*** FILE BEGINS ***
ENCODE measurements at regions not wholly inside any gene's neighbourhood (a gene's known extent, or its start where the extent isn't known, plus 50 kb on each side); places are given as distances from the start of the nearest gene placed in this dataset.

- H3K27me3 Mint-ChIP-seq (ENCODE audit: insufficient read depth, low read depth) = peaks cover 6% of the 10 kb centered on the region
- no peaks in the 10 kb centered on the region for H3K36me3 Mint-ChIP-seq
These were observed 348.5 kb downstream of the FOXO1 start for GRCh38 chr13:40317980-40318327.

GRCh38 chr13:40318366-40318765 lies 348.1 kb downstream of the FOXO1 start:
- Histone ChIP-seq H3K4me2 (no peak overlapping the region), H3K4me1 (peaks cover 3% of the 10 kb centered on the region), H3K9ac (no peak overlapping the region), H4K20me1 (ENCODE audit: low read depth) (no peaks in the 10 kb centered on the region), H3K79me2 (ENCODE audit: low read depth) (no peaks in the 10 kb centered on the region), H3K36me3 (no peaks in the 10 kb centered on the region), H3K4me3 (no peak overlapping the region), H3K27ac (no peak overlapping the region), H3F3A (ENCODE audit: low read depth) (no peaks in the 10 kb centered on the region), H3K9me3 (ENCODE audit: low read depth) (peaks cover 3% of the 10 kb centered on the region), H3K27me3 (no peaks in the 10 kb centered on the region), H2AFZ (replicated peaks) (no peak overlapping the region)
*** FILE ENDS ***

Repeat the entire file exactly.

ENCODE measurements at regions not wholly inside any gene's neighbourhood (a gene's known extent, or its start where the extent isn't known, plus 50 kb on each side); places are given as distances from the start of the nearest gene placed in this dataset.

- H3K27me3 Mint-ChIP-seq (ENCODE audit: insufficient read depth, low read depth) = peaks cover 6% of the 10 kb centered on the region
- no peaks in the 10 kb centered on the region for H3K36me3 Mint-ChIP-seq
These were observed 348.5 kb downstream of the FOXO1 start for GRCh38 chr13:40317980-40318327.

GRCh38 chr13:40318366-40318765 lies 348.1 kb downstream of the FOXO1 start:
- Histone ChIP-seq H3K4me2 (no peak overlapping the region), H3K4me1 (peaks cover 3% of the 10 kb centered on the region), H3K9ac (no peak overlapping the region), H4K20me1 (ENCODE audit: low read depth) (no peaks in the 10 kb centered on the region), H3K79me2 (ENCODE audit: low read depth) (no peaks in the 10 kb centered on the region), H3K36me3 (no peaks in the 10 kb centered on the region), H3K4me3 (no peak overlapping the region), H3K27ac (no peak overlapping the region), H3F3A (ENCODE audit: low read depth) (no peaks in the 10 kb centered on the region), H3K9me3 (ENCODE audit: low read depth) (peaks cover 3% of the 10 kb centered on the region), H3K27me3 (no peaks in the 10 kb centered on the region), H2AFZ (replicated peaks) (no peak overlapping the region)